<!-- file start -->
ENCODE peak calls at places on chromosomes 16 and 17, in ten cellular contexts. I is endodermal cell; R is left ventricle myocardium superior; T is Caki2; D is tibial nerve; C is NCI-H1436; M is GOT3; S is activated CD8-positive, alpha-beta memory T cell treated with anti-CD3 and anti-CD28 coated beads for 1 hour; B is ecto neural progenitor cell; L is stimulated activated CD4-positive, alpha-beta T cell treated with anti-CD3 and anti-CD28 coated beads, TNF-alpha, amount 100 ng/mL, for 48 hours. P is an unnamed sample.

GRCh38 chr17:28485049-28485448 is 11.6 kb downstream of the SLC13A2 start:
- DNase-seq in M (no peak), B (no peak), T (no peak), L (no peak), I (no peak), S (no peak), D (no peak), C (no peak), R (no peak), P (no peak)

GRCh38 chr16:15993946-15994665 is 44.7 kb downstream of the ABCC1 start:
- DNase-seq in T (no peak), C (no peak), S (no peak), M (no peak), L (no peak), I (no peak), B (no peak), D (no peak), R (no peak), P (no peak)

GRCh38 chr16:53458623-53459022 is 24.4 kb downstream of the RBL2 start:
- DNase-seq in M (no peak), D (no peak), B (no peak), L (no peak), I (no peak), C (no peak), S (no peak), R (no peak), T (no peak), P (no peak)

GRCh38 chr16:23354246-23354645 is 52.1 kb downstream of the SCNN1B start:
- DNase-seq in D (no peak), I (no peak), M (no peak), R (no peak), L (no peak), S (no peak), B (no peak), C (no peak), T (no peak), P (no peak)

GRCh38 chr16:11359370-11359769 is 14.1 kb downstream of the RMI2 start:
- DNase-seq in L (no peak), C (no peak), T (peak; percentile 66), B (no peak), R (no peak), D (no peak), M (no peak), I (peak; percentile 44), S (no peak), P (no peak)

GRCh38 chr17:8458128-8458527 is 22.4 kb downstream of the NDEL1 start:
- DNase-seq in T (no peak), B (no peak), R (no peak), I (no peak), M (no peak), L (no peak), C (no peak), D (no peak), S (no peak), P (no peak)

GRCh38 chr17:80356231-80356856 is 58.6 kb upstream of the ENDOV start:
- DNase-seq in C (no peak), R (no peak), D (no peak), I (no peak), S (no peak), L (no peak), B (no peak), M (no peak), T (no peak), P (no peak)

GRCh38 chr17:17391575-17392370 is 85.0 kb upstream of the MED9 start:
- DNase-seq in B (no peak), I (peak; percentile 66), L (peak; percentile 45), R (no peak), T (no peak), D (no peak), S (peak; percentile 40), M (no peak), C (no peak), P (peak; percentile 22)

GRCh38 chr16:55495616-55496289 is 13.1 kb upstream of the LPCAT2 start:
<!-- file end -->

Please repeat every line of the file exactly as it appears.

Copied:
ENCODE peak calls at places on chromosomes 16 and 17, in ten cellular contexts. I is endodermal cell; R is left ventricle myocardium superior; T is Caki2; D is tibial nerve; C is NCI-H1436; M is GOT3; S is activated CD8-positive, alpha-beta memory T cell treated with anti-CD3 and anti-CD28 coated beads for 1 hour; B is ecto neural progenitor cell; L is stimulated activated CD4-positive, alpha-beta T cell treated with anti-CD3 and anti-CD28 coated beads, TNF-alpha, amount 100 ng/mL, for 48 hours. P is an unnamed sample.

GRCh38 chr17:28485049-28485448 is 11.6 kb downstream of the SLC13A2 start:
- DNase-seq in M (no peak), B (no peak), T (no peak), L (no peak), I (no peak), S (no peak), D (no peak), C (no peak), R (no peak), P (no peak)

GRCh38 chr16:15993946-15994665 is 44.7 kb downstream of the ABCC1 start:
- DNase-seq in T (no peak), C (no peak), S (no peak), M (no peak), L (no peak), I (no peak), B (no peak), D (no peak), R (no peak), P (no peak)

GRCh38 chr16:53458623-53459022 is 24.4 kb downstream of the RBL2 start:
- DNase-seq in M (no peak), D (no peak), B (no peak), L (no peak), I (no peak), C (no peak), S (no peak), R (no peak), T (no peak), P (no peak)

GRCh38 chr16:23354246-23354645 is 52.1 kb downstream of the SCNN1B start:
- DNase-seq in D (no peak), I (no peak), M (no peak), R (no peak), L (no peak), S (no peak), B (no peak), C (no peak), T (no peak), P (no peak)

GRCh38 chr16:11359370-11359769 is 14.1 kb downstream of the RMI2 start:
- DNase-seq in L (no peak), C (no peak), T (peak; percentile 66), B (no peak), R (no peak), D (no peak), M (no peak), I (peak; percentile 44), S (no peak), P (no peak)

GRCh38 chr17:8458128-8458527 is 22.4 kb downstream of the NDEL1 start:
- DNase-seq in T (no peak), B (no peak), R (no peak), I (no peak), M (no peak), L (no peak), C (no peak), D (no peak), S (no peak), P (no peak)

GRCh38 chr17:80356231-80356856 is 58.6 kb upstream of the ENDOV start:
- DNase-seq in C (no peak), R (no peak), D (no peak), I (no peak), S (no peak), L (no peak), B (no peak), M (no peak), T (no peak), P (no peak)

GRCh38 chr17:17391575-17392370 is 85.0 kb upstream of the MED9 start:
- DNase-seq in B (no peak), I (peak; percentile 66), L (peak; percentile 45), R (no peak), T (no peak), D (no peak), S (peak; percentile 40), M (no peak), C (no peak), P (peak; percentile 22)

GRCh38 chr16:55495616-55496289 is 13.1 kb upstream of the LPCAT2 start: